Aphelion Issue 275, Volume 26
August 2022
 
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Dust Mote

by T. N. Dockrey

A mote of dust flew into Kate's eye. She blinked, tears welled and caught on her lashes. Rubbing her eye, she walked back to her cubicle.

Afternoons at the office were torturous. The air conditioning never seemed to have any effect. Even her favorite music failed to disguise the utter dullness of data entry. Her hands felt grubby from lunch even though she had washed them. And the debris in her eye just toppled the stack. She went to the bathroom. In the mirror the eye was red and swollen.

It was sufficiently horrific in appearance to make her supervisor, a stuffy old prick, shoo her on her way when she asked to go to the employee clinic.

"There's something in my eye," she said to the nurse at the clinic. The nurse gave her a look redolent with contempt. It was obvious the nurse thought she was just trying to ditch work.

But, miraculously, the doctor was in, and there was no one else 'ditching' at that exact moment, so she was shown right in.

"Well now," said the doctor, shining a light in her eye, holding the lids apart roughly with gloved fingers. "This is very interesting."

"What is it?"

"Not your normal 'dust in the eye,' oh no," he chuckled. He produced wicked-looking tweezers.

"What are you doing?"

"It's wedged in there good," he said. "Try to relax."

Might as well try to enjoy one's job. Gleefully, unmercifully, he held open her resisting eye, applied the tweezers, and extracted what felt like a massive splinter coming out.

She keeled over in tears. The doctor chuckled.

"We'll give you a patch, just until it heals, and proscribe you antibiotic drops. You've had a very foreign substance in there; don't want to take chances of infection."

"What was it?" She peered at what the doctor had set on his tray. It looked vaguely like a bug, but it was too small to tell.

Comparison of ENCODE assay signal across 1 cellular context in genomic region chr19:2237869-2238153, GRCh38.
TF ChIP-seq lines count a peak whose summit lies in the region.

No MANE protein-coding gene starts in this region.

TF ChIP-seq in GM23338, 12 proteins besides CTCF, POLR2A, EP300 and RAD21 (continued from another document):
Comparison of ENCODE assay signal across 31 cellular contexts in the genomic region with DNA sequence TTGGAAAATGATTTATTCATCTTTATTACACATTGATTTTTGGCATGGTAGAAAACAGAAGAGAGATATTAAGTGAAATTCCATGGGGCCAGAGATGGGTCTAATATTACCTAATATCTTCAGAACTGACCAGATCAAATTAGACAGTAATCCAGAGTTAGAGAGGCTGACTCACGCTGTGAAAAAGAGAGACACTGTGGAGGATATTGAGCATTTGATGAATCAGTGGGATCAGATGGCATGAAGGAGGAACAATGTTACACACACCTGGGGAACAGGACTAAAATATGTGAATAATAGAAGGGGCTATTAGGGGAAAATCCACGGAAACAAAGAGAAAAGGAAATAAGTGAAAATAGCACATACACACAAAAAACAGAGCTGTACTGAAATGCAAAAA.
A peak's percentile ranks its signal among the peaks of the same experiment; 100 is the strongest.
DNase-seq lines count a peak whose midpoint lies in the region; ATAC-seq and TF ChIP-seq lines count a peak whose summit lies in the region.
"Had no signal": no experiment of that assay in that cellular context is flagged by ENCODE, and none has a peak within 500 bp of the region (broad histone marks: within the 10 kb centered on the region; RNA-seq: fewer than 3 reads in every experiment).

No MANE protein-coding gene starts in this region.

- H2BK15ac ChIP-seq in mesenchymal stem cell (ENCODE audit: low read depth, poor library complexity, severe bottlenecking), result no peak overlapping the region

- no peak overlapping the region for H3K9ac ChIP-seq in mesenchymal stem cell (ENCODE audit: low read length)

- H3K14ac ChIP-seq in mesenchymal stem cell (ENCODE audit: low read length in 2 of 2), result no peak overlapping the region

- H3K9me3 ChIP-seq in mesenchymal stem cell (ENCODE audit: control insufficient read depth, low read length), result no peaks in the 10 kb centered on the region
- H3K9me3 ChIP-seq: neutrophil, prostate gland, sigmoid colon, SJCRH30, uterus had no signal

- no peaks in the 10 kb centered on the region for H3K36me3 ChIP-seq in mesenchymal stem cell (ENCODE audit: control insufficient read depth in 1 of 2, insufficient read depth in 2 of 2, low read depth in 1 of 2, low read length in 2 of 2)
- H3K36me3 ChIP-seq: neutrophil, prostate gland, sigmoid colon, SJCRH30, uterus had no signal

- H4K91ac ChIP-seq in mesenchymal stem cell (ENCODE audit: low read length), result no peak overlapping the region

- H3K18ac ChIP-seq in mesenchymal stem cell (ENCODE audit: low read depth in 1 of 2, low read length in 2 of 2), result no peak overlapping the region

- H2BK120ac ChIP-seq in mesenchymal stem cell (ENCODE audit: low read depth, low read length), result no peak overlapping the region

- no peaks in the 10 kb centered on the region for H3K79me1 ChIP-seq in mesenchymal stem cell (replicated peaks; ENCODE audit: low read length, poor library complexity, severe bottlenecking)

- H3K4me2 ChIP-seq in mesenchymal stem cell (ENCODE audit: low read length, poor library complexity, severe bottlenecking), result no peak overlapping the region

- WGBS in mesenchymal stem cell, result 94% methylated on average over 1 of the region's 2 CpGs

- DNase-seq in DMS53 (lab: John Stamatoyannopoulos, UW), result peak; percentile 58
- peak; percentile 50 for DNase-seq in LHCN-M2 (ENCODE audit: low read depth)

"Wanna see?" The doctor whisked the thing under his microscope, and adjusted the view with childish glee.

She put her good eye to the view piece. It was a tiny, bullet-shaped object, with fins at the end. It did not look like a bug. It was too mechanical in its lines.

"Watch this," said the doctor. He set it on higher power and suddenly she could see words--unfamiliar words in an unfamiliar language, but definitely words nonetheless. And there, at the end, was unmistakably the exhaust of some kind of rocket drive...

"I think you've averted an intergalactic incident," the doctor said. "Though you might have to answer a lot of questions. I'll testify on your behalf, of course. It was obviously an accident--if anything, the pilot was at fault."

"What is it?"

"The delegation from Earth. Haven't you seen the news today? There's been a big to-do, because one of their shuttles went missing around noon. Hopefully they were smart enough to all stay inside. You're lucky they didn't panic and shoot you--even on a miniscule scale, a plasma cannon is a plasma cannon."

She stared into the lens. She thought she saw someone moving, through the pilot's observation port.

Almost as an afterthought, the doctor tilted up her face and shined the light, magnified by a lens, into her eye once more.

"Oh my," he said.

"What is it this time."

"Looks like one of them decided to play hero. Well, there's nothing to be done for the poor fellow now."

"Can't you remove him?"

"Hmmm, well, we could disintegrate him with a laser, but that might be risky for your eye. Better to just leave him. He's so tiny, your eye should flush him out naturally, the way it would a mote of dust."

"But what if they want his remains?"

The doctor picked up the rocketship with his tweezers.

"Shall I squeeze? Drop it down the toilet? No one would ever know but you and me."

THE END


© 2009 T. N. Dockrey

Bio: T.N. studies law, language, history, and contemplates the strange relationship between the ways Human societies define the world and the actual state of the world, the power of belief, and whether peanut butter exists in Heaven (surely it would be incomplete without it, even if ghosts do not need to eat). T. N.'s story Time Warps and Jump Fever appeared in the September 2009 edition of Aphelion. For more information, visit: Stories of Dust and Moonlight.

E-mail: T. N. Dockrey

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